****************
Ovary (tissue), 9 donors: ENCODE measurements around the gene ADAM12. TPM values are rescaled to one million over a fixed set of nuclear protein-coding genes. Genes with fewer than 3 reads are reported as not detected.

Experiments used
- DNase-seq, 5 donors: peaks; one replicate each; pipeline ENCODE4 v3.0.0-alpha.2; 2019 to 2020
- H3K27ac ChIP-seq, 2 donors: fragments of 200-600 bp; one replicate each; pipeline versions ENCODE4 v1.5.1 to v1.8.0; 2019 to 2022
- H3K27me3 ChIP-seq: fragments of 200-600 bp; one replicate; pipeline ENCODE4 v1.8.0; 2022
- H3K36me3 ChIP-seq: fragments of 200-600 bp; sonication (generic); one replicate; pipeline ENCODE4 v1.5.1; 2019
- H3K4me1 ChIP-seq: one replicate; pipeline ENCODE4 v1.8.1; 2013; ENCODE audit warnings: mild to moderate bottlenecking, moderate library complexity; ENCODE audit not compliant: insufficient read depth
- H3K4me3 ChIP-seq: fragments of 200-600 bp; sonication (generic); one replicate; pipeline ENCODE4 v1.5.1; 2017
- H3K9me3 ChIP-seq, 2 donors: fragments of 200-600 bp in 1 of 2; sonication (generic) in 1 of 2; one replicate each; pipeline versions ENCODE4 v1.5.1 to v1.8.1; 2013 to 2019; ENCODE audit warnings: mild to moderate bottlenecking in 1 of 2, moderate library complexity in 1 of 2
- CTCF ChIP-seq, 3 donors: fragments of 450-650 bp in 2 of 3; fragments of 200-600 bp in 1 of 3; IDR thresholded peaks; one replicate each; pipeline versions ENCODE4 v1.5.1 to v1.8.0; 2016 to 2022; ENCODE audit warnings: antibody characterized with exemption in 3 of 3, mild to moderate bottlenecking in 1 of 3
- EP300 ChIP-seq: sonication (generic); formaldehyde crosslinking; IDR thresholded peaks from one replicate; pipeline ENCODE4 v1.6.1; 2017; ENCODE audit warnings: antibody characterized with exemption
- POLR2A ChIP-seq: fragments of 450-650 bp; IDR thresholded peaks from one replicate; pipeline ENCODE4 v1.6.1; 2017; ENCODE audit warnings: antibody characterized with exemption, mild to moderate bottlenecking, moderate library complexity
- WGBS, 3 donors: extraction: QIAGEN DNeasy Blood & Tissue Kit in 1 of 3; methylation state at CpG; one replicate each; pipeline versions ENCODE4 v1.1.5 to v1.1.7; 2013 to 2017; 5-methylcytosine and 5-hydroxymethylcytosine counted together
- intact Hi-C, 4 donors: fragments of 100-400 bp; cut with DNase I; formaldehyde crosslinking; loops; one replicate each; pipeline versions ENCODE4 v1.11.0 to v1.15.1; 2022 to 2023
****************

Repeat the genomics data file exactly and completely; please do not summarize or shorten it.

Ovary (tissue), 9 donors: ENCODE measurements around the gene ADAM12. TPM values are rescaled to one million over a fixed set of nuclear protein-coding genes. Genes with fewer than 3 reads are reported as not detected.

Experiments used
- DNase-seq, 5 donors: peaks; one replicate each; pipeline ENCODE4 v3.0.0-alpha.2; 2019 to 2020
- H3K27ac ChIP-seq, 2 donors: fragments of 200-600 bp; one replicate each; pipeline versions ENCODE4 v1.5.1 to v1.8.0; 2019 to 2022
- H3K27me3 ChIP-seq: fragments of 200-600 bp; one replicate; pipeline ENCODE4 v1.8.0; 2022
- H3K36me3 ChIP-seq: fragments of 200-600 bp; sonication (generic); one replicate; pipeline ENCODE4 v1.5.1; 2019
- H3K4me1 ChIP-seq: one replicate; pipeline ENCODE4 v1.8.1; 2013; ENCODE audit warnings: mild to moderate bottlenecking, moderate library complexity; ENCODE audit not compliant: insufficient read depth
- H3K4me3 ChIP-seq: fragments of 200-600 bp; sonication (generic); one replicate; pipeline ENCODE4 v1.5.1; 2017
- H3K9me3 ChIP-seq, 2 donors: fragments of 200-600 bp in 1 of 2; sonication (generic) in 1 of 2; one replicate each; pipeline versions ENCODE4 v1.5.1 to v1.8.1; 2013 to 2019; ENCODE audit warnings: mild to moderate bottlenecking in 1 of 2, moderate library complexity in 1 of 2
- CTCF ChIP-seq, 3 donors: fragments of 450-650 bp in 2 of 3; fragments of 200-600 bp in 1 of 3; IDR thresholded peaks; one replicate each; pipeline versions ENCODE4 v1.5.1 to v1.8.0; 2016 to 2022; ENCODE audit warnings: antibody characterized with exemption in 3 of 3, mild to moderate bottlenecking in 1 of 3
- EP300 ChIP-seq: sonication (generic); formaldehyde crosslinking; IDR thresholded peaks from one replicate; pipeline ENCODE4 v1.6.1; 2017; ENCODE audit warnings: antibody characterized with exemption
- POLR2A ChIP-seq: fragments of 450-650 bp; IDR thresholded peaks from one replicate; pipeline ENCODE4 v1.6.1; 2017; ENCODE audit warnings: antibody characterized with exemption, mild to moderate bottlenecking, moderate library complexity
- WGBS, 3 donors: extraction: QIAGEN DNeasy Blood & Tissue Kit in 1 of 3; methylation state at CpG; one replicate each; pipeline versions ENCODE4 v1.1.5 to v1.1.7; 2013 to 2017; 5-methylcytosine and 5-hydroxymethylcytosine counted together
- intact Hi-C, 4 donors: fragments of 100-400 bp; cut with DNase I; formaldehyde crosslinking; loops; one replicate each; pipeline versions ENCODE4 v1.11.0 to v1.15.1; 2022 to 2023